Eastbourne Memories - A Victorian Perspective

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46                   Old Memories of East-Bourne. [Chap. IV.
as it it were a part of the " General Confession " which it is the duty of the congregation to repeat after the Clergyman. The Miss Lays were succeeded by 3 Miss Hopkinses ; then came a cousin of theirs, Mr. Hopkins, in 1857, and finally Mr. T. S. Gowland in 1862.
To go back to the Marine Parade—next to the library were the Baths known as " Mrs. Webb's Baths," but in my time I think Mrs. Webb must have disappeared from the scene, only her name perhaps remaining as a "trade­mark," because I only remember a certain Mrs. Ingledew and her daughter there.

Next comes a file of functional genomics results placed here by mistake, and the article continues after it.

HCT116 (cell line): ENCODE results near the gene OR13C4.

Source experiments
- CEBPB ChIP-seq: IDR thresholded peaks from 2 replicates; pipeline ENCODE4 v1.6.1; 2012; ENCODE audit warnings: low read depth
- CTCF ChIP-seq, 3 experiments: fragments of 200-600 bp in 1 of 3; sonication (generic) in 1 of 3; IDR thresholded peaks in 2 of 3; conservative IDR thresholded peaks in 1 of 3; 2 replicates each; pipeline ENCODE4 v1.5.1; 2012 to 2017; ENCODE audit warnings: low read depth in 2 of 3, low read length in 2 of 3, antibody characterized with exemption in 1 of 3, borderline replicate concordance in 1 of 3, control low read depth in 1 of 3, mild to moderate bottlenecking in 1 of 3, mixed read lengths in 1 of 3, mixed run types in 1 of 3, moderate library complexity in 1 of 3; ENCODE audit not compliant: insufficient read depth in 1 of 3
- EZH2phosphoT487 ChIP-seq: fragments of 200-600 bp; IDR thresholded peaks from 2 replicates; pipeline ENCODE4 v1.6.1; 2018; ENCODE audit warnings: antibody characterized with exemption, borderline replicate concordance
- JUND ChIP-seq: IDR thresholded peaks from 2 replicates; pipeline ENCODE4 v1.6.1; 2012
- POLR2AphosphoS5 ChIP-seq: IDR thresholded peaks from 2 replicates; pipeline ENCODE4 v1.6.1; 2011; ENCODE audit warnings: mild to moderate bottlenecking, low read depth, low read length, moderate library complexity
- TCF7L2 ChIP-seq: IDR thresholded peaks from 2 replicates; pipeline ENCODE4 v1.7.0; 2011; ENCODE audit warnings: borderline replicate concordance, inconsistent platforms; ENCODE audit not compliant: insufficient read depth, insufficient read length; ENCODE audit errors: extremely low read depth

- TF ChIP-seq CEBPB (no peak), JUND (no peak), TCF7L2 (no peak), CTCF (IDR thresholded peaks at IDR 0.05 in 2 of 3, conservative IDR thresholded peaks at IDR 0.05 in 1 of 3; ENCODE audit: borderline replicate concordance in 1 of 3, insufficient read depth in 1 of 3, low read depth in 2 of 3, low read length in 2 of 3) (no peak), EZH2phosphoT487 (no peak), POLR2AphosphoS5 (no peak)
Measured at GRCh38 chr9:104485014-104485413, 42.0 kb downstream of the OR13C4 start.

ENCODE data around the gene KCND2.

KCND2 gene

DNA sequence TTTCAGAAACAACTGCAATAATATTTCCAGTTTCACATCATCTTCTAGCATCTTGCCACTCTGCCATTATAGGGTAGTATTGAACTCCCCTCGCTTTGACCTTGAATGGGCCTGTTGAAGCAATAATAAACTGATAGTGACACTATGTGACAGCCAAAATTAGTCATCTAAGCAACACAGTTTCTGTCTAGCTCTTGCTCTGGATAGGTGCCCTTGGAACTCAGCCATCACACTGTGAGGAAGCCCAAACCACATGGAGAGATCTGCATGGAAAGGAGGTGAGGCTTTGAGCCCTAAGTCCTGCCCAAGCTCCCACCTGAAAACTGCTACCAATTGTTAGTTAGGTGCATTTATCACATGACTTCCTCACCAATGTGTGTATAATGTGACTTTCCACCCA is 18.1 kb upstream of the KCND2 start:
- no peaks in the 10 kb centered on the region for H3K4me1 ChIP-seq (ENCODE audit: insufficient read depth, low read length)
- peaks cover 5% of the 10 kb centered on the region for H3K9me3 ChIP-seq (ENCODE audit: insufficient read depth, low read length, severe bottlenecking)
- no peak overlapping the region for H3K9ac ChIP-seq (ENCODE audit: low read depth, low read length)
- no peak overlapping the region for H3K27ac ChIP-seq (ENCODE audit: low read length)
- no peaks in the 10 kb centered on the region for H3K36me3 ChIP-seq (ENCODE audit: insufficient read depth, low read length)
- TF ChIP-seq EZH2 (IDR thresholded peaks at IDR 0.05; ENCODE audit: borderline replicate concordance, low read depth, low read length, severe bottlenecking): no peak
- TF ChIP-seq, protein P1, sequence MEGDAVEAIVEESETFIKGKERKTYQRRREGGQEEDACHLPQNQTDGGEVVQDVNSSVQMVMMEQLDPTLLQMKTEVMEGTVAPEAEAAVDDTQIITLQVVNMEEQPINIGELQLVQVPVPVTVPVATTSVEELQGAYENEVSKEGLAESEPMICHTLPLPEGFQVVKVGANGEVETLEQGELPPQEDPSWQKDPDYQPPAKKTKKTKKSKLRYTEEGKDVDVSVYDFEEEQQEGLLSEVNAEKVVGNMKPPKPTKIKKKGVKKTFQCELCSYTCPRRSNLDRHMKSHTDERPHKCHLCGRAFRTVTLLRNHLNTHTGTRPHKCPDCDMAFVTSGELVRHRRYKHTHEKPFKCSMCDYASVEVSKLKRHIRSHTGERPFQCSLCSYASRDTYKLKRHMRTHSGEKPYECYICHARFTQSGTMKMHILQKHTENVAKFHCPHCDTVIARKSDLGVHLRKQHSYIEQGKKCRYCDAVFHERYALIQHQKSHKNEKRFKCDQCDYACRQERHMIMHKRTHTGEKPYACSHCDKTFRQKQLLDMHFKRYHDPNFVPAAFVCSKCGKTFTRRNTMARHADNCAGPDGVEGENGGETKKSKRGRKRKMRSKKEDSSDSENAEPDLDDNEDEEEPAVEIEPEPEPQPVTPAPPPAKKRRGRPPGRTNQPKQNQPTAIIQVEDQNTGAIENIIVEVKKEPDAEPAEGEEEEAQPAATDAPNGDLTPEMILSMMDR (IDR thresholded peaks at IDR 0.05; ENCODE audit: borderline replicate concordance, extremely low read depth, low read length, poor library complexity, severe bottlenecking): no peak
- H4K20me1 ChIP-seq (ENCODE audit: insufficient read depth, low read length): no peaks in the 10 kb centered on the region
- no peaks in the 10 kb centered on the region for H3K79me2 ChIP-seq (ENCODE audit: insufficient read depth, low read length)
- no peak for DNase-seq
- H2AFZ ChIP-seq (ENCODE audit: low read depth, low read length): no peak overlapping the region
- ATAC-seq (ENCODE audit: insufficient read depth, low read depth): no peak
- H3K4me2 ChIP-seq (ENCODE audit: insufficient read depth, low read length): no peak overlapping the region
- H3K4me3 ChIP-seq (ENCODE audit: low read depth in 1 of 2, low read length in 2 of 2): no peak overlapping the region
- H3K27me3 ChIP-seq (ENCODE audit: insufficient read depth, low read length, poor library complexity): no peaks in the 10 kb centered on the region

Starting again to go along the Marine Parade, the house on the wall of which the word " Library " appears in large characters was No. 22, then came 23 and 24. These were twin houses, 23 being in the occupation of Captain L. K. Willard, whilst 24 was owned but only at a later date inhabited by Dr. D. J. Hall. As they were held on a 60 years lease, and the lease expired in the year 1863, it may be presumed that they were built about 1803. Captain Willard went about on crutches and had lost an arm at the Battle of Laswaree in India in 1803 (or at Salamanca in 1812 ; I cannot remember which). He drove about in an open carriage drawn by a pair of mules. These 3 houses were pulled down not long ago and rebuilt to make an addition to the Albion Hotel, having previously been used as annexes to that hotel after the expiration of the 60 years lease just mentioned. The Albion Hotel had a very chequered history for many of its earlier years. It was built as a Boarding-House and failed as such. Then it was empty for a long time, and about 1852 was bought by the Earl of Ashburnham as a seaside residence for his children. I well remember and used to play on the beach with 2 of them, Lord St. Asaph (the present Earl) and his sister Lady Katherine Ashburnham. Lord St. Asaph after­wards became a Roman Catholic. The Ashburnham ownership did not last long. The old Earl used to complain that people passing by looked in at the windows, but I never heard that they did anything more than what the traditional cat did to the King. Mr.
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